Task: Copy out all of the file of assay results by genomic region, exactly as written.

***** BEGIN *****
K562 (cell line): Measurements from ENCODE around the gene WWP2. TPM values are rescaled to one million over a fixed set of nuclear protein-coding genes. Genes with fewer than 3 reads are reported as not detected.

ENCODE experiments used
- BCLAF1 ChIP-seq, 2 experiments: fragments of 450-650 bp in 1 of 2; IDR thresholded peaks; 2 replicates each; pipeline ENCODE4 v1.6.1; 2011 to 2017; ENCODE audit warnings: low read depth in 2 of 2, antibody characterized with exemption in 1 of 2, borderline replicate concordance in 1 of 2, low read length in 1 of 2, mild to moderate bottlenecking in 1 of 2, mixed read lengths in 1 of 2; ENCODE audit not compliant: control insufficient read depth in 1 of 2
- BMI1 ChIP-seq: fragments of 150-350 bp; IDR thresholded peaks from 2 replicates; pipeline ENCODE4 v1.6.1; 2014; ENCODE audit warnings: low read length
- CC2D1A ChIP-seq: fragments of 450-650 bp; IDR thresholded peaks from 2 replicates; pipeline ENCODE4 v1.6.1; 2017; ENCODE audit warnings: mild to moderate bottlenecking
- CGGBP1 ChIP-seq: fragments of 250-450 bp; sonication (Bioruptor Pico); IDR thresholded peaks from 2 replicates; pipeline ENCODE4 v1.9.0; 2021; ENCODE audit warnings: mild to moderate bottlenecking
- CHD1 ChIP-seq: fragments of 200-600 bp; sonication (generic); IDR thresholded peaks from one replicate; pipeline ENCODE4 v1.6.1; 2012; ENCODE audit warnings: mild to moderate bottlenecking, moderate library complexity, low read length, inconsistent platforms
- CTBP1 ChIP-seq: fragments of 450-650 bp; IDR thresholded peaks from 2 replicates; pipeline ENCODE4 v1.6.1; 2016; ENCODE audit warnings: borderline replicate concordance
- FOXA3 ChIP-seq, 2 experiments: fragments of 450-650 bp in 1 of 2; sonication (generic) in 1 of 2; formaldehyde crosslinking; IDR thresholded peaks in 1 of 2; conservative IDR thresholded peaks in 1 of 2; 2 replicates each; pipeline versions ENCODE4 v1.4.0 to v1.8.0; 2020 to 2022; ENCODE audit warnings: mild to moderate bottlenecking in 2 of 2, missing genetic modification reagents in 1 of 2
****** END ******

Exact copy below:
K562 (cell line): Measurements from ENCODE around the gene WWP2. TPM values are rescaled to one million over a fixed set of nuclear protein-coding genes. Genes with fewer than 3 reads are reported as not detected.

ENCODE experiments used
- BCLAF1 ChIP-seq, 2 experiments: fragments of 450-650 bp in 1 of 2; IDR thresholded peaks; 2 replicates each; pipeline ENCODE4 v1.6.1; 2011 to 2017; ENCODE audit warnings: low read depth in 2 of 2, antibody characterized with exemption in 1 of 2, borderline replicate concordance in 1 of 2, low read length in 1 of 2, mild to moderate bottlenecking in 1 of 2, mixed read lengths in 1 of 2; ENCODE audit not compliant: control insufficient read depth in 1 of 2
- BMI1 ChIP-seq: fragments of 150-350 bp; IDR thresholded peaks from 2 replicates; pipeline ENCODE4 v1.6.1; 2014; ENCODE audit warnings: low read length
- CC2D1A ChIP-seq: fragments of 450-650 bp; IDR thresholded peaks from 2 replicates; pipeline ENCODE4 v1.6.1; 2017; ENCODE audit warnings: mild to moderate bottlenecking
- CGGBP1 ChIP-seq: fragments of 250-450 bp; sonication (Bioruptor Pico); IDR thresholded peaks from 2 replicates; pipeline ENCODE4 v1.9.0; 2021; ENCODE audit warnings: mild to moderate bottlenecking
- CHD1 ChIP-seq: fragments of 200-600 bp; sonication (generic); IDR thresholded peaks from one replicate; pipeline ENCODE4 v1.6.1; 2012; ENCODE audit warnings: mild to moderate bottlenecking, moderate library complexity, low read length, inconsistent platforms
- CTBP1 ChIP-seq: fragments of 450-650 bp; IDR thresholded peaks from 2 replicates; pipeline ENCODE4 v1.6.1; 2016; ENCODE audit warnings: borderline replicate concordance
- FOXA3 ChIP-seq, 2 experiments: fragments of 450-650 bp in 1 of 2; sonication (generic) in 1 of 2; formaldehyde crosslinking; IDR thresholded peaks in 1 of 2; conservative IDR thresholded peaks in 1 of 2; 2 replicates each; pipeline versions ENCODE4 v1.4.0 to v1.8.0; 2020 to 2022; ENCODE audit warnings: mild to moderate bottlenecking in 2 of 2, missing genetic modification reagents in 1 of 2